homosexual acts. This decision flouted Romania's commitment to the
Council of Europe, whose Secretary General was then visiting
Subsequently, however, the Romanian Government demonstrated
that it can influence parliamentary decisions when it considers it
politically opportune. The following week the rejected revision was
returned for a second vote and on 1 November 1994 the Chamber of
Deputies decided to penalize sexual relations between persons of the
same sex only if such acts were committed in public or "in
conditions which disturbed public order".
In December 1994, having voted on all the individual
amendments, the Chamber of Deputies rejected the draft law amending
the Penal Code as a whole. It was then returned to the Senate for a
In February 1994 Amnesty International submitted its position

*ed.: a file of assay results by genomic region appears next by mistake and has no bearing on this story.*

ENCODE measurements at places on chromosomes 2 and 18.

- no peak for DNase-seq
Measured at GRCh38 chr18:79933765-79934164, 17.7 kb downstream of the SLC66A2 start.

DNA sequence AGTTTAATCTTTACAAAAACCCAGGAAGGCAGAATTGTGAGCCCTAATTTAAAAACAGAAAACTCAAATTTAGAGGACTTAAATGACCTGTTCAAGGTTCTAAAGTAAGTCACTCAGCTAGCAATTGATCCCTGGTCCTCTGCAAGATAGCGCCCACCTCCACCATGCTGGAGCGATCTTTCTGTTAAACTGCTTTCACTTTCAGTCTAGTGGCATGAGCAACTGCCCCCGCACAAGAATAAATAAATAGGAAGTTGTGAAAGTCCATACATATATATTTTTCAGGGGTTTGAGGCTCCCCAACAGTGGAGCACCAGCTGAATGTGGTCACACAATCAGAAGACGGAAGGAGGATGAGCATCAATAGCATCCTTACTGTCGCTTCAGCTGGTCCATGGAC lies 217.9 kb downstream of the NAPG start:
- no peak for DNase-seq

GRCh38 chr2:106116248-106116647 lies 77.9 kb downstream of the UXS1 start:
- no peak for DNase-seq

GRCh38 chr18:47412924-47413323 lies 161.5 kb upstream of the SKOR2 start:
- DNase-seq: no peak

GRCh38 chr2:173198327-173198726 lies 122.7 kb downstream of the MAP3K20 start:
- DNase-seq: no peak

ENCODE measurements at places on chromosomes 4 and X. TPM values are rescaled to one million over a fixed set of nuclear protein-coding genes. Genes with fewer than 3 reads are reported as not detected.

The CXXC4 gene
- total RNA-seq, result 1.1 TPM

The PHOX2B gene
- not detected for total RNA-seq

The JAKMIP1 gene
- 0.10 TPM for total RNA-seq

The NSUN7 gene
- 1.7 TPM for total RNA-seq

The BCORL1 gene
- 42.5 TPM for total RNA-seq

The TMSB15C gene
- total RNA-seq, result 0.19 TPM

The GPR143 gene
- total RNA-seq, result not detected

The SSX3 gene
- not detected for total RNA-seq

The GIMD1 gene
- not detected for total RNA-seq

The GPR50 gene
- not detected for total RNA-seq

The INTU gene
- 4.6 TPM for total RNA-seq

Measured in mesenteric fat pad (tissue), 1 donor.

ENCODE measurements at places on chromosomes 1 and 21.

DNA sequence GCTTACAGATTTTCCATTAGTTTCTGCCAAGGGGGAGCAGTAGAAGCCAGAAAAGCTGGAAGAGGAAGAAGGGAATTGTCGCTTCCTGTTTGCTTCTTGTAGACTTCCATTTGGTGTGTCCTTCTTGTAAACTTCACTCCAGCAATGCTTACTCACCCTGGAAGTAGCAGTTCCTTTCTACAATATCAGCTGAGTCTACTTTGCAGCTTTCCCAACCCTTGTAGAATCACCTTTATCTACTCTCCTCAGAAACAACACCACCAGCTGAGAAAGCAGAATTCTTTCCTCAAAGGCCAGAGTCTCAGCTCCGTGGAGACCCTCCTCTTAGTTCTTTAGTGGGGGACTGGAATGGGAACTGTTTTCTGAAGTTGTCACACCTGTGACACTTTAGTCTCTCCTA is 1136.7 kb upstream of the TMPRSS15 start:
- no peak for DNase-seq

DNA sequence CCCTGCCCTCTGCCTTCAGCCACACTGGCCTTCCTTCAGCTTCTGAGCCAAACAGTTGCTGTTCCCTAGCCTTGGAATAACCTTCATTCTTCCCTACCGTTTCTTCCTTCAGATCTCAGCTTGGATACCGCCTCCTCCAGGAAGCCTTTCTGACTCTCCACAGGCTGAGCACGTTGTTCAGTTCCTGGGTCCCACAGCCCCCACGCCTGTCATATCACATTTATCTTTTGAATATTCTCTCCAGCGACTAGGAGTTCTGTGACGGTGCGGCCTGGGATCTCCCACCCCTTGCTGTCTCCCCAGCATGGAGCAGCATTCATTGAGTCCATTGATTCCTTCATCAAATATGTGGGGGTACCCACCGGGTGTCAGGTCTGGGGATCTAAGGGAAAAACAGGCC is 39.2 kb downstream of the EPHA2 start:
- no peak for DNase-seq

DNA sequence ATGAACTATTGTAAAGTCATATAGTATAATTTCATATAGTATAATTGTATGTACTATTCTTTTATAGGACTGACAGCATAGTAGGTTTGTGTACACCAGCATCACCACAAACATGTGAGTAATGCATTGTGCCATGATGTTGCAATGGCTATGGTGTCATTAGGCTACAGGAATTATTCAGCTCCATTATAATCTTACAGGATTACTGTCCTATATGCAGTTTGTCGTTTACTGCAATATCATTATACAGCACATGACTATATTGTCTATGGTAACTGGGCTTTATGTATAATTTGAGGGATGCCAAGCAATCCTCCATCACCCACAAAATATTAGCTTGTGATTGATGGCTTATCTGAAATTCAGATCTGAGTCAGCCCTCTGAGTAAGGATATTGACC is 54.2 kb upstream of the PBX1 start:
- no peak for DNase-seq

on Article 200, paragraph 1, to the Romanian Constitutional Court
which was reviewing a case of six men charged under this law. In May
1994 an Amnesty International delegate observed a public hearing in
the Constitutional Court. Two months later the court decided that
the provisions of Article 200, paragraph 1, were unconstitutional
"to the extent to which they apply to sexual relations between
freely consenting adults, which were not committed in public or did
not produce a public scandal".*24 This decision was upheld on appeal
and came into force in January 1995.*25 Although the decision
modifies the enforcement of the law, it could still allow for the
prosecution of freely consenting adults who engaged in homosexual
acts in private if such acts "caused public scandal". This is such a
broad term that it could lead to varying and contradictory judicial
The case of Marius Aitai, Cosmin Hutanu and Ovidiu Chetea
In November 1993, according to official sources, 57 people were in